* CareFirst BlueCross BlueShield Associates PAC, Suntrust Mid-Atlantic Bank PAC, American Express, Pfizer PAC, 1st Mariner Bank PAC, Maryland Association of Mortgage Brokers PAC, Maryland Soft Drink Association PAC, Maryland BankPAC, Realtors PAC MD, Genesis HealthCare Corp. PAC, Amerigroup Corporation, AT&T, Maryland PEPCO PAC, HSBC North America Political Action Committee, Microsoft Corporation Political Action Committee, Verizon Communications PAC, STV Incorporated, Verizon Communications, Inc. Good Government Club, Entertainment Software Association, GEICO, Liberty Mutual, PricewaterhouseCoopers, LLP, and Bank of America Maryland PAC
**CareFirst BlueCross BlueShield Associates PAC, PNC Bank PAC, Microsoft, Bank of America Maryland PAC, Baltimore County License Beverage Assoc. PAC, Maryland Defense Counsel, Inc./PAC, Maryland BankPAC(State), AT&T PAC MD, Maryland Realtors PAC, Comcast PAC MD, and Maryland PEPCO PAC
*** Pharmaceutical Research and Manufacturers of America, The Procter & Gamble Company Good Government Committee, AllFirst Financial, Inc. State Political Action Co, Bank of America Maryland PAC, and AT&T Services, Inc.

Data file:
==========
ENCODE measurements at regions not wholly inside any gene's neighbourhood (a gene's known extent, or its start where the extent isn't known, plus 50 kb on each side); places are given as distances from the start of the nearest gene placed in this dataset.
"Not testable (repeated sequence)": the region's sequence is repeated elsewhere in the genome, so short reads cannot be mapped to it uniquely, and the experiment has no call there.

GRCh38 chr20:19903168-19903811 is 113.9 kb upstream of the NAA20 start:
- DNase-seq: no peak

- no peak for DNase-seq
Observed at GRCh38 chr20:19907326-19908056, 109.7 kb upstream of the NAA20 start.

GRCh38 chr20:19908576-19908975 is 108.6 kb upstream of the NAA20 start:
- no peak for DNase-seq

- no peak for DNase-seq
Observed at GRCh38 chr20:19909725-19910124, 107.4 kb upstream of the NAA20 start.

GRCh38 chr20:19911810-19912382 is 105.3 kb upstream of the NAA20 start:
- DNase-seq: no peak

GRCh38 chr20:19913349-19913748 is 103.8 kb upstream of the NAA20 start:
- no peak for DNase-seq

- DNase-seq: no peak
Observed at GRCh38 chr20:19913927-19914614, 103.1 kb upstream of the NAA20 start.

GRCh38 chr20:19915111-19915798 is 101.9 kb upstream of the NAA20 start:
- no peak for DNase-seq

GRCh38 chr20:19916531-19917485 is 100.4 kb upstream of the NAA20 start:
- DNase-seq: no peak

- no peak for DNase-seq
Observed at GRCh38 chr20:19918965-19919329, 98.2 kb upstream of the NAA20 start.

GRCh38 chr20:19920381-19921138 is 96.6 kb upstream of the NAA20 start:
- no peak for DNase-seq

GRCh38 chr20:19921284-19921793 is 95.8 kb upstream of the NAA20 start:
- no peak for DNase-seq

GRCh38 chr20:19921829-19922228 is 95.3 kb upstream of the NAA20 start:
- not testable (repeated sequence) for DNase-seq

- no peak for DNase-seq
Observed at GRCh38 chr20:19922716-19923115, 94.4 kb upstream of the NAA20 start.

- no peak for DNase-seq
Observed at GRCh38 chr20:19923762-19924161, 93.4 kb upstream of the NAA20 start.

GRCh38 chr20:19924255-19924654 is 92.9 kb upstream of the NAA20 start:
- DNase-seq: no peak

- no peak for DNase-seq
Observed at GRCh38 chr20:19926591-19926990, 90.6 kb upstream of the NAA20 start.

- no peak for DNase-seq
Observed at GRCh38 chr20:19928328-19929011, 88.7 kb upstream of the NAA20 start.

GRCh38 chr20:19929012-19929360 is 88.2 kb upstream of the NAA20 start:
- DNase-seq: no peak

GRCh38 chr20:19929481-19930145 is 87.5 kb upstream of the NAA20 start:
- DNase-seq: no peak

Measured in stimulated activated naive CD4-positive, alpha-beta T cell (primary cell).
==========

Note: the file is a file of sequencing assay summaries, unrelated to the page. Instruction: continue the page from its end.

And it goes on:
**** Employees of Northrop Grumman Corporation PAC; Toyota Motor North America, Inc.; Rite Aid Headquaters Corp.; Maryland IT Federal PAC; CareFirst BlueCross BlueShield Associates PAC; Southern MD Electric Co.-Choptank Electric Co. PAC; Chevy Chase Bank, FSB Maryland PAC; Verizon Communications, Inc. Good Government Club; M & T Bank PAC; Maryland PEPCO PAC; Comcast PAC MD; Washington Gas Light Company PAC; General Motors Company PAC; Maryland Poultry PAC; Mid-Atlantic Propane Gas Association PAC; Dominion Maryland PAC; State Farm Agents & Associates of MD PAC; AT&T PAC MD; Restaurant Association of Maryland Political Action Committee; Maryland Defense Counsel, Inc./PAC; Southwest Airlines CO Freedom Fund PAC; Bravo Health Associates PAC; Bank of America Maryland PAC; Pharmaceutical Research and Manufacturers of America (big pharmaceutical lobby group); Wells Fargo Bank; and Honeywell International Political Action Committee.
***** The GlaxoSmithKline Political Action Committee; Pharmaceutical Research and Manufacturers of America; Maryland Realtors PAC; Mid-Atlantic Petroleum Distributors Assoc PAC